Near the end of the spit is one of the most striking of the palaces. It was built by a rich sugar merchant Acisclo del Valle Blanco, who was one of the wealthiest men in Cuba at the time. Begun in 1913 it took four years to build and the result is extraordinary as it combines Gothic, Venetian and neo-Moorish styles in the one construction.

Not content to try to mix the three, Senor Blanco decreed he wanted three towers, each of a different type, so the two-storey arched and porticoed palace has three distinctive towers symbolising power, religion and love.

Dictator Fulgencio Batista, who was ousted by Fidel Castro, had planned to turn this confection into a casino but the revolution intervened and today it is a restaurant.

Visitors are allowed to roam through the dining areas, climb to the roof terrace to admire the towers and the bay and indulge in free pina coladas. Cocktail bars are an integral part of most Cuban sightseeing destinations. I glanced at the time as the barman handed me mine and discovered it was 10.30am.

Cienfuegos is home to one of Cuba's main fishing fleets and as a result, the nearby yacht club restaurant was offering a mountain of fresh prawns for lunch. Another band was in residence, Guatanamera on the playlist again, but it didn't really matter when the prawns just keep coming and the sun sparkles on the pearl of the south.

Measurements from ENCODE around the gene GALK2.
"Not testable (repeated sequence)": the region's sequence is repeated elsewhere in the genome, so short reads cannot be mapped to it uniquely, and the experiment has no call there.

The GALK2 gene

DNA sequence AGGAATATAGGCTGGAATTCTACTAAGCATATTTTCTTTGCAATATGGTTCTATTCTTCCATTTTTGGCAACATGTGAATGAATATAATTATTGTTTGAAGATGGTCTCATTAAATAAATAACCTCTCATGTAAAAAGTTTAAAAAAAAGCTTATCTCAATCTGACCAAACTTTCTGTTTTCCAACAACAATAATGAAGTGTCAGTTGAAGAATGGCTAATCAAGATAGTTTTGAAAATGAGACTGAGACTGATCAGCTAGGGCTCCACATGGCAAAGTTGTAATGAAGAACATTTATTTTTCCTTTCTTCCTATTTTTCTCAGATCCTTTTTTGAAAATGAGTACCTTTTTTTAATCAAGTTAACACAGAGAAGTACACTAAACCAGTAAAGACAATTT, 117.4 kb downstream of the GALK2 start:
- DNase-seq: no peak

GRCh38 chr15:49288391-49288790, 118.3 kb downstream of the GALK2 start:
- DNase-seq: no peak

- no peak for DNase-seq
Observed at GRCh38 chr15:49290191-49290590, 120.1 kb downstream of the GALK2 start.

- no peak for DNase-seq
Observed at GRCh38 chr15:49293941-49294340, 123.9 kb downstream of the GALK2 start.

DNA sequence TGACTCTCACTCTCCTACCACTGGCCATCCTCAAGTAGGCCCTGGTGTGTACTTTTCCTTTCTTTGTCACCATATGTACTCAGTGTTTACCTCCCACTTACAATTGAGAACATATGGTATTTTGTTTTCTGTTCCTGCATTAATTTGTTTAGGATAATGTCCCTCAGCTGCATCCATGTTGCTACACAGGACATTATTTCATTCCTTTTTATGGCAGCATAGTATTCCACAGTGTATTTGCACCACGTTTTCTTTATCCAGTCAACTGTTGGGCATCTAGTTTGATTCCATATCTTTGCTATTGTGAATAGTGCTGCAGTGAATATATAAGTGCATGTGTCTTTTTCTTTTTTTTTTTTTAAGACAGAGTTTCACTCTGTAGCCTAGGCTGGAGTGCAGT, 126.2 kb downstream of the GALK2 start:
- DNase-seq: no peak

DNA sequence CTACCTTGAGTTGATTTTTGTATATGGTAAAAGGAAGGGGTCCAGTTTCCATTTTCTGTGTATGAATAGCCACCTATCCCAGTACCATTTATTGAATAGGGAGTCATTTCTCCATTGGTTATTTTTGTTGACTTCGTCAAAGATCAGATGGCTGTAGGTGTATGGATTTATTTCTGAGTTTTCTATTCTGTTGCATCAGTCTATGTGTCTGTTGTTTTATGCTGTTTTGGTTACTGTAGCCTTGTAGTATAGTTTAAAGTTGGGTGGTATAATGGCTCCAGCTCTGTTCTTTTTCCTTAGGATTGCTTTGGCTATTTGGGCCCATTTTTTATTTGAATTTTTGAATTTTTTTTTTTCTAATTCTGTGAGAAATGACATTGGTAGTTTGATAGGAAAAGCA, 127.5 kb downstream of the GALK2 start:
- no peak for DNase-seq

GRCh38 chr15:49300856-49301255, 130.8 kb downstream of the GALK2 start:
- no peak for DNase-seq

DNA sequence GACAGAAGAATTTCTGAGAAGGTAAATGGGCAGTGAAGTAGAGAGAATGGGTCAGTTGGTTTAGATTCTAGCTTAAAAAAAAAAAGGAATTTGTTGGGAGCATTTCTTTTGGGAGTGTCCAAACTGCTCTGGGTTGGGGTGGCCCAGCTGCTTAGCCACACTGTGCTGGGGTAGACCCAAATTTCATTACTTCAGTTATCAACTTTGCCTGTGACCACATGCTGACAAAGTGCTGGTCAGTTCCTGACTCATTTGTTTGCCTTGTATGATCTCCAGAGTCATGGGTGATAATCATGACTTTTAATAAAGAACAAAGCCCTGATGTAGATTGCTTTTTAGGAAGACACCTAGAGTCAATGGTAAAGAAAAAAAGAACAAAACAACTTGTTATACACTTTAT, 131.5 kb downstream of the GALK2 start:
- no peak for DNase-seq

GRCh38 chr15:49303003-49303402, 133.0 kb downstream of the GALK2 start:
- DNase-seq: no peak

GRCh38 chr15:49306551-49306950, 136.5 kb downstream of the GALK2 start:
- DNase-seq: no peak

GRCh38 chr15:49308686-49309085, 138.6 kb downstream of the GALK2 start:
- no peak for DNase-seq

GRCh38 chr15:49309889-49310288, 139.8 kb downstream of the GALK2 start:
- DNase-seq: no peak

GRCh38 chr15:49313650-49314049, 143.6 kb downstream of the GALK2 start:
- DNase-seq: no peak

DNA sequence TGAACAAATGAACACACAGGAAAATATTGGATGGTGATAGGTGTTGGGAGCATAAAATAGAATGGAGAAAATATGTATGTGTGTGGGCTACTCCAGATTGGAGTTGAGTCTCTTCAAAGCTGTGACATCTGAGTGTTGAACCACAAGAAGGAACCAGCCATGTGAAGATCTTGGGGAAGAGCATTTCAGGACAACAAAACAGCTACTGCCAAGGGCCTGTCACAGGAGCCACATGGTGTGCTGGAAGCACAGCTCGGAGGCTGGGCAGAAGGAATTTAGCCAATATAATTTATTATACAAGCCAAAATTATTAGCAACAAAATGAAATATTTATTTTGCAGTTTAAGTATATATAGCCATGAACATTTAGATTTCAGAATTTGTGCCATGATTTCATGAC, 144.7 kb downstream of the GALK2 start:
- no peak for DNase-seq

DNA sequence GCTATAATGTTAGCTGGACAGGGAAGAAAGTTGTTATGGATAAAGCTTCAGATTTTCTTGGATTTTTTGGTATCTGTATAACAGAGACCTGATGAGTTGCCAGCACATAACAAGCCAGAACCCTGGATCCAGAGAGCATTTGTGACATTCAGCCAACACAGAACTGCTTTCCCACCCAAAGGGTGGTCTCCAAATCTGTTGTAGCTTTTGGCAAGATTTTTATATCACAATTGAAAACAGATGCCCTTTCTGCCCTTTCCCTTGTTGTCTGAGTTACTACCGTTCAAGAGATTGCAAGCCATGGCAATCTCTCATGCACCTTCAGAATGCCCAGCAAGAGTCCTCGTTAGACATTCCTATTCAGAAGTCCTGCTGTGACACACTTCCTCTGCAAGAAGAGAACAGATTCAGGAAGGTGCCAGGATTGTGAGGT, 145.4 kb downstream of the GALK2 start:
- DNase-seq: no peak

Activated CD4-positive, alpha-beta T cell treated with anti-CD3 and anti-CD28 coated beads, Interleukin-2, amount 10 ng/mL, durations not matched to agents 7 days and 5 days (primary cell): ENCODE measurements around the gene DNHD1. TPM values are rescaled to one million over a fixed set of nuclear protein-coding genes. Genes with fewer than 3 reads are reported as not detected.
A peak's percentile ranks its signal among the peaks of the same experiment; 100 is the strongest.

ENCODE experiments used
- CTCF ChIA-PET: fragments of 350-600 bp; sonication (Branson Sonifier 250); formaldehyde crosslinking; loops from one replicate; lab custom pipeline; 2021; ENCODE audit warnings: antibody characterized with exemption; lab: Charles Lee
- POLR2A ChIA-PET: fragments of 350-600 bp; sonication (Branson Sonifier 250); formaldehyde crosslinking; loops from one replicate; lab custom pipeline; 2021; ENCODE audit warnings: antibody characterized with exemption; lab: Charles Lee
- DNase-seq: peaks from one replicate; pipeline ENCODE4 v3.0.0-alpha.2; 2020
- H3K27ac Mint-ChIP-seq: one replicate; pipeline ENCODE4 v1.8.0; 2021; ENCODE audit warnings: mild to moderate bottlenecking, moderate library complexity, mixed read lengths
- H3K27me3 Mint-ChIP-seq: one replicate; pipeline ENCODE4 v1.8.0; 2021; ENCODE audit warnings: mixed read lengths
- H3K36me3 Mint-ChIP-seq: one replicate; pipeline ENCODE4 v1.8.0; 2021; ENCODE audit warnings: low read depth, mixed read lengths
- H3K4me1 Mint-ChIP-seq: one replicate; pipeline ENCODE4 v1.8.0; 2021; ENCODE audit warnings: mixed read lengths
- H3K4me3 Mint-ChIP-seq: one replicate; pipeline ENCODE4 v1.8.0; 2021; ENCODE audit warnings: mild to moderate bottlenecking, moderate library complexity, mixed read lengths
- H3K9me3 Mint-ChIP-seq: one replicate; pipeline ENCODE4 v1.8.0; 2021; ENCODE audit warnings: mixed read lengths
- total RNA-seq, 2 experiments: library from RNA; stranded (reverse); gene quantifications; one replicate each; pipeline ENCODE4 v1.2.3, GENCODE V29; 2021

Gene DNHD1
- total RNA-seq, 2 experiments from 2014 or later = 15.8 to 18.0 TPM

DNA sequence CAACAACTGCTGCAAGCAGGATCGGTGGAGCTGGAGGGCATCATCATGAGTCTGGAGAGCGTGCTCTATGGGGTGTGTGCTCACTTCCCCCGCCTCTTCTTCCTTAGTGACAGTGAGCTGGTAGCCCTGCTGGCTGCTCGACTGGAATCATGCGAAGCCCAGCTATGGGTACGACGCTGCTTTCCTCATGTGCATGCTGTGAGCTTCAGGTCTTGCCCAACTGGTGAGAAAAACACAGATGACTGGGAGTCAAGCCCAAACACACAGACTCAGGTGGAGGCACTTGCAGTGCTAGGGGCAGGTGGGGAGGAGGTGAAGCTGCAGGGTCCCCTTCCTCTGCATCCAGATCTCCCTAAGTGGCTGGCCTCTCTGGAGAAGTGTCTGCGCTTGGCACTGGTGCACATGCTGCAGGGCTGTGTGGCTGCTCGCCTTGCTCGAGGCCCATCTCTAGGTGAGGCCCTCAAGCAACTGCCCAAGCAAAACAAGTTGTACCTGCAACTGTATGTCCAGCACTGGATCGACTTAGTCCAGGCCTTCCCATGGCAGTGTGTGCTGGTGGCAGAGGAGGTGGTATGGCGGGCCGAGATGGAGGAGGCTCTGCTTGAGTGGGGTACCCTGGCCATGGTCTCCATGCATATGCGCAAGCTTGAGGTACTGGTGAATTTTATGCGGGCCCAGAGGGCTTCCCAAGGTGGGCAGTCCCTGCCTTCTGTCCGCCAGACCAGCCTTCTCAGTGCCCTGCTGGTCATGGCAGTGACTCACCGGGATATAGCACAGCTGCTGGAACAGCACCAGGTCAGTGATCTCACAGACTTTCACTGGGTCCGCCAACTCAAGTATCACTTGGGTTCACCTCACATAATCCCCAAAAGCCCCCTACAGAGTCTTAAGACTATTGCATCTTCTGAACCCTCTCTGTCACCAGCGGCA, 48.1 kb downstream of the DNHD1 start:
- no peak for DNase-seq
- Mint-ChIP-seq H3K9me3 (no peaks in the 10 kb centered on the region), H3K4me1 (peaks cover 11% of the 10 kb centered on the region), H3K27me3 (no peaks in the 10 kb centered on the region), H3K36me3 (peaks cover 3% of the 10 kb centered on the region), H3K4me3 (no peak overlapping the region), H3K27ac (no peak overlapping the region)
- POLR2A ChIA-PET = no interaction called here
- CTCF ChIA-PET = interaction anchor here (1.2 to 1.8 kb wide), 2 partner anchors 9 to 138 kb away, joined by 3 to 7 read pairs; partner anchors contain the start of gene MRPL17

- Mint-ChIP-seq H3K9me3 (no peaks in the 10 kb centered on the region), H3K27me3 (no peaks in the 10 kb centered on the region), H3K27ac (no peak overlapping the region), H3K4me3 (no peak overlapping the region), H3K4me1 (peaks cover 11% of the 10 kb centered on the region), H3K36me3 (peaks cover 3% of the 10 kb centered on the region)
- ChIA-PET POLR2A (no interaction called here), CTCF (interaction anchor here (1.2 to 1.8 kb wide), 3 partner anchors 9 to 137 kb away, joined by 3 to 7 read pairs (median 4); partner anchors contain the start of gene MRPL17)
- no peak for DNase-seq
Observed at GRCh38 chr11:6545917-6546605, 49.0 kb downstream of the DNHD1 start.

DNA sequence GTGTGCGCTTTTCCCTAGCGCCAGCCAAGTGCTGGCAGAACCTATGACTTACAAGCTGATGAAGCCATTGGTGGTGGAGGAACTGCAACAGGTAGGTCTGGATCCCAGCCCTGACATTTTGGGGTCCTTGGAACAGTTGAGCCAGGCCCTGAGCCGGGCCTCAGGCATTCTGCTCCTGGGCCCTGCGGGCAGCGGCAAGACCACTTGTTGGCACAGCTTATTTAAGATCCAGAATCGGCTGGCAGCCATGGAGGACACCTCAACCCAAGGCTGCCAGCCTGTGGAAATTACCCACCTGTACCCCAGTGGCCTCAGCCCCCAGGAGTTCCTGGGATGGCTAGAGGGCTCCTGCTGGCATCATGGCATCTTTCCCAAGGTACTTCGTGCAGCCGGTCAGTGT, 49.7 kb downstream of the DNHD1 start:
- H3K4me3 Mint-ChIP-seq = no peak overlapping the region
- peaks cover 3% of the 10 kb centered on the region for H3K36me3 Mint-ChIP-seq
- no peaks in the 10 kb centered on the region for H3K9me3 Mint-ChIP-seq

The sugar millionaires of Cienfuegos left the region with another beautiful legacy - the Jardin Botanico Soledad.

This garden, which is more akin to what we know as an arboretum, was originally established by sugar plantation owner Edwin Atkins in 1912 as a sugar cane research centre on a corner of his sugar plantation. However, he seemed to have become fascinated with tropical trees and plants in general and soon more than four hectares was filled with exotic vegetation.

The University of Harvard took over the garden in 1919. It is now the property of the Cuban government and is one of the largest botanical gardens in Latin America, covering about 90 hectares.

The main drive through the park is lined with Cuba's national plant the Royal Palm but there are more than 250 other palm species here, including one known as the pregnant palm because it has a swollen middle.

There are massive fig or banyan trees, bamboo of prodigious proportions and splendidly exotic tropical flowering plants.

One of the garden's botanists showed us around but was reduced to being a supporting act when we spotted half a dozen emerald hummingbirds drinking nectar from one of the flowering trees.

These tiny birds move in a blur of incredibly rapid wing movement and with their iridescent plumage seem to hover like tiny jewels among the trees.

Hummingbirds are the only birds in the world that can fly backwards. We stood entranced until a polite cough reminded us we were supposed to be on a botanical safari.

"There is a particularly beautiful flower over here I'd like to show you," our guide said, in an endeavour to coax us away, adding what he hoped would be the clincher: "And when we finish at the information centre we have a cocktail bar."

Of course they did, this was Cuba.